African Americans had no economic opportunities in the South due to black codes and the boll weevil epidemic in 1898 across the South causing massive crop damage. More than six million relocated themselves to Northern cities escaping from harsh segregationist laws. During WW1, the North was in need of workers so African Americans saw this as an opportunity to earn more money. By 1920, 1 million blacks left the South and found jobs in factories while facing less discrimination as segregation wasn't legalized. However due to white property owners sometimes not selling to blacks, they decided to create their own city within a city with less tension, Harlem. Harlem became a safe haven to 200,000 African Americans. It meant the start of desegregation mentally as black culture started to have an impact on whites.
The developers that built hundreds of tenement apartments overestimated the quantity of people that would occupy them in Harlem. Due to the IRT subway completion of 1904, Washington Heights, the Bronx, Harlem, and other northern points were reachable to those from downtown. This left many tenements unsold but Phillip Payton, a real estate agent and entrepreneur convinced Harlem landlords that he'd occupy them with black families. Due to the great migration, many black families moved to the North from the South and found themselves in these welcoming homes. Phillip Payton not only found a solution for making the tenements useful but also created a safer environment for African Americans to stay in. This meant the start of cross-culture as blacks and whites were living in the same neighborhood and a widespread of their culture.
Although the literary movement (Civic Club Dinner) did not occur in Harlem, it´s a stepping stone for importance of African American writers because it was one hundred blocks south in Manhattan at the Civic Club. Charles S. Johnson, editor of National Urban League's monthly magazine lead this event full of a small crowd of black and white writers. When he asked Alain Locke to lead the event, Locke only agreed if the dinner honored African American writers rather than just one. This lead to over a hundred attendees and many representatives for African Americans including W. E. B. Du Bois. Paul Kellog editor of a popular publication stand, offered Johnson an opportunity of publishing about the Harlem Literary movement. This was the start of gaining a large audience to read and embrace African American literature and their impact. Harlem became a comfortable place for African Americans as everyone started to embrace their works. Harlem, a place where African Americans were able to show pride for their works to the world.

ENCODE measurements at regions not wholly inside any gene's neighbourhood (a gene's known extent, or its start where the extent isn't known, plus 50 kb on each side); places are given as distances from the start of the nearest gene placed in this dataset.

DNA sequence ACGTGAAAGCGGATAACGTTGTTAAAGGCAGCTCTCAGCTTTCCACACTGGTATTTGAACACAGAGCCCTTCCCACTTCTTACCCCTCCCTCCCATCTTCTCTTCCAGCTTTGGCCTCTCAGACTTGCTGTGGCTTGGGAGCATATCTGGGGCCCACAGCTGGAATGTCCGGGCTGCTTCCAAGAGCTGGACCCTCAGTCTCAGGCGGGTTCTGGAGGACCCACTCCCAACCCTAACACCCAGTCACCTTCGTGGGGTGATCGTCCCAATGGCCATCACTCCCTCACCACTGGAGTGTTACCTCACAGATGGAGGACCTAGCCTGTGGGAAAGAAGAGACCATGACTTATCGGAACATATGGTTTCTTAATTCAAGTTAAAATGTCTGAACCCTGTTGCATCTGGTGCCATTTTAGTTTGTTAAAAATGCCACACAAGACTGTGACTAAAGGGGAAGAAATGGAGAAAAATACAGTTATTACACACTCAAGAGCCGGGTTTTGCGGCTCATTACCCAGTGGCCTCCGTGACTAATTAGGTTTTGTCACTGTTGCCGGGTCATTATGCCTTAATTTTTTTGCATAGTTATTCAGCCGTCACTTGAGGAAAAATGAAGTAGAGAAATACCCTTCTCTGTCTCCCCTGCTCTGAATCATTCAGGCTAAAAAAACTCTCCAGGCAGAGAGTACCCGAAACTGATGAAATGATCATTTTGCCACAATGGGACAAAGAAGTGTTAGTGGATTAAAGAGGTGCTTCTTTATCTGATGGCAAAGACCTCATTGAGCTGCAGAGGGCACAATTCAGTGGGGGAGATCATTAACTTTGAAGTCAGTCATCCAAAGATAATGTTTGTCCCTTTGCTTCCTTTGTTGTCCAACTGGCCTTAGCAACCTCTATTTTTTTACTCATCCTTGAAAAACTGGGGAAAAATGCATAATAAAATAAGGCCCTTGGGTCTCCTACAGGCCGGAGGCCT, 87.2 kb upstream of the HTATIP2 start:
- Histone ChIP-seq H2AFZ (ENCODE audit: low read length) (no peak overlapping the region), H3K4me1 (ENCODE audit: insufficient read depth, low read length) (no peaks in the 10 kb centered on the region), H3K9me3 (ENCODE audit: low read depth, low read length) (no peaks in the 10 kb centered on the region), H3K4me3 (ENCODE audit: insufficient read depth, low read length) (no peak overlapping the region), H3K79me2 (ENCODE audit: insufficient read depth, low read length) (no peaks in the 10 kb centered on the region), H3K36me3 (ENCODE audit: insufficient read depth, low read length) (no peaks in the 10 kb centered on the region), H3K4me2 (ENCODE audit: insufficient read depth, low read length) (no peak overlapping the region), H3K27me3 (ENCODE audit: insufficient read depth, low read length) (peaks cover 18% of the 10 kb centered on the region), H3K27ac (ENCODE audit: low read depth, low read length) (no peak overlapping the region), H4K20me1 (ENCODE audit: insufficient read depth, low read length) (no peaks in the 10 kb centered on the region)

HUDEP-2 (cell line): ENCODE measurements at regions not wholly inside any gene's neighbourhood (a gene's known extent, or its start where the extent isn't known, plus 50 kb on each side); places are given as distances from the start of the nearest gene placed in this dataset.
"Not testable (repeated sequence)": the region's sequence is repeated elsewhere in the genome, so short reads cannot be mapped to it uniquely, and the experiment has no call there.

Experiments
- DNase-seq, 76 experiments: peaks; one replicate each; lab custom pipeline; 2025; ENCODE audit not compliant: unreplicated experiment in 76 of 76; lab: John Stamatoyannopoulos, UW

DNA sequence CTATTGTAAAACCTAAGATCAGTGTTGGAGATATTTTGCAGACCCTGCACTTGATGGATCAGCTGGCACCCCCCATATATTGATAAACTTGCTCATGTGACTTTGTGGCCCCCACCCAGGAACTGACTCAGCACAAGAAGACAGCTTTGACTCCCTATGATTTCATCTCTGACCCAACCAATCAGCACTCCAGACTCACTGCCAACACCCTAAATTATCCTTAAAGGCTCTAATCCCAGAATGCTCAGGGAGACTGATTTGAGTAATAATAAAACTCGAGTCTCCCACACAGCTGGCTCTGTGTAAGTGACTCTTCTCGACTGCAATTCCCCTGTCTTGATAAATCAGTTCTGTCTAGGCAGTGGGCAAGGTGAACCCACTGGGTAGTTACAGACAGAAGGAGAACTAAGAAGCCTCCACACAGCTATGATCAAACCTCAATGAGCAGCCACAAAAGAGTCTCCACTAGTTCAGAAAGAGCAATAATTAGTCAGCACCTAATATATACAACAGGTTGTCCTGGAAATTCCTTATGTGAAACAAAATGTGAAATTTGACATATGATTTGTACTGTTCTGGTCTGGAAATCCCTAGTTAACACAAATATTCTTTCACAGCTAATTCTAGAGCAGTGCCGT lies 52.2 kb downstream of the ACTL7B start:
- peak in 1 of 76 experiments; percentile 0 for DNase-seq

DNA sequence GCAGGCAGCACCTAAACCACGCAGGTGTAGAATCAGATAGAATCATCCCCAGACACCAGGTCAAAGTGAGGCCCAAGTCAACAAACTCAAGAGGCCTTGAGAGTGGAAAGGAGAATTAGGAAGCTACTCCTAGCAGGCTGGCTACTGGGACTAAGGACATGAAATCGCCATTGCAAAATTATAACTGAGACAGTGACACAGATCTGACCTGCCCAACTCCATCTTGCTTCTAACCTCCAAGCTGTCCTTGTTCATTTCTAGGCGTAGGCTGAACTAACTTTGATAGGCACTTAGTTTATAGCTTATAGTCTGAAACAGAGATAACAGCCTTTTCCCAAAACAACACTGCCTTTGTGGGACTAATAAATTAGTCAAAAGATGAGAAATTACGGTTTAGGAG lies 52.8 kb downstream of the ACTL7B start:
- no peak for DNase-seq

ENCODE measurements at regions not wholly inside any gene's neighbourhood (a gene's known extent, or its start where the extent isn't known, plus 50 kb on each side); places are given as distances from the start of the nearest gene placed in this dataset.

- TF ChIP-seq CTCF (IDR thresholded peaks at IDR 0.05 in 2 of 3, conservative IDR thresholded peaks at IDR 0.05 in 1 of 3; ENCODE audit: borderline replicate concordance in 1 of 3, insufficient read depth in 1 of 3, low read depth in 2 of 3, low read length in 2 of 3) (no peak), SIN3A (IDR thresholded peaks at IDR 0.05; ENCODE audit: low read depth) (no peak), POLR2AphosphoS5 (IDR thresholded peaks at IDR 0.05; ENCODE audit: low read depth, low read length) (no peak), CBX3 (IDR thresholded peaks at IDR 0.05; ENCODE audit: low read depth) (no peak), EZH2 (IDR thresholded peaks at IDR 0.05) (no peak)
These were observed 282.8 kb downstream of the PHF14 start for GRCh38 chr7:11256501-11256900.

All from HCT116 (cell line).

The blues age diminished and changed the meaning of race records as it was predominately for African Americans. However due to OKeh’s recording of Mamie Smith’s “Crazy Blues” in 1920, audiences unfamiliar with this music were starting to assimilate and slowly accepted it into the age of jazz. Jazz was spreading into Northern areas as blacks from the great migration were coming in huge numbers. During and after WW1 jazz orchestras grew in size and became a pure distraction from the outside world of tension. Louis Armstrong became the first great jazz soloist joining bands and spreading jazz from Chicago to New York. Jazz became such a huge impact on whites to the point "white bands" such as Paul Whiteman’s was formed as well as tap dancing to engage in the music. Because of Carl Van Vechten a white music critic, black artists were gaining recognition from his publishing connections. Jazz is the important factor in connecting mixed audiences in nightclubs such as the Cotton Club. Due to this, the spread of black culture that first came from jazz brought interracial peace in entertainment and neighborhoods of Harlem. Harlem was a place where black pride existed and never have blacks felt a place more welcoming of their own culture without having to assimilate to white culture.
Plays about black life and experience from white authors gained great success while inspiring black playwrights to write more. Alain Locke believed that the plays should focus on folk play, meaning that captures the soul rather than negative aspects of black inequality. Richardson a creative playwright was inspired by this idea while inputting encouraging and educational messages in them. Georgia Douglas Johnson used drama to protest racial oppression such as lynching as well as Zora Neale Hurston. Hurston instead used rural Southern folklore with humor to bring upon the stereotypes and eventually her short plays made Broadway. Folk drama became successful in educating audiences while revealing black experience. Folk drama brought change and issues to black and white audiences in a peaceful way. African Americans from the South can now address their experiences and make it known through the area. Harlem became home to them as they now have a voice.